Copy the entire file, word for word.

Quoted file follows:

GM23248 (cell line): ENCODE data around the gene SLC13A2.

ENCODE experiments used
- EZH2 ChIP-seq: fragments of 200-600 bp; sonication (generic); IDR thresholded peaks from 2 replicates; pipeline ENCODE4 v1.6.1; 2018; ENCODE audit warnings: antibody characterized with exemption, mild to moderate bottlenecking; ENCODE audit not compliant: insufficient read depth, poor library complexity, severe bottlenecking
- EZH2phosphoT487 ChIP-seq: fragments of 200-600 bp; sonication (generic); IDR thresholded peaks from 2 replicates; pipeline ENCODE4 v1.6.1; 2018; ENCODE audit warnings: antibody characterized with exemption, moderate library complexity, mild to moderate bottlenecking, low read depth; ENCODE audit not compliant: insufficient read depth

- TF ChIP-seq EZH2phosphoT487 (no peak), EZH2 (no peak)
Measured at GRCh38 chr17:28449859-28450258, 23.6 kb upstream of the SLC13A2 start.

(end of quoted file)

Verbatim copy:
GM23248 (cell line): ENCODE data around the gene SLC13A2.

ENCODE experiments used
- EZH2 ChIP-seq: fragments of 200-600 bp; sonication (generic); IDR thresholded peaks from 2 replicates; pipeline ENCODE4 v1.6.1; 2018; ENCODE audit warnings: antibody characterized with exemption, mild to moderate bottlenecking; ENCODE audit not compliant: insufficient read depth, poor library complexity, severe bottlenecking
- EZH2phosphoT487 ChIP-seq: fragments of 200-600 bp; sonication (generic); IDR thresholded peaks from 2 replicates; pipeline ENCODE4 v1.6.1; 2018; ENCODE audit warnings: antibody characterized with exemption, moderate library complexity, mild to moderate bottlenecking, low read depth; ENCODE audit not compliant: insufficient read depth

- TF ChIP-seq EZH2phosphoT487 (no peak), EZH2 (no peak)
Measured at GRCh38 chr17:28449859-28450258, 23.6 kb upstream of the SLC13A2 start.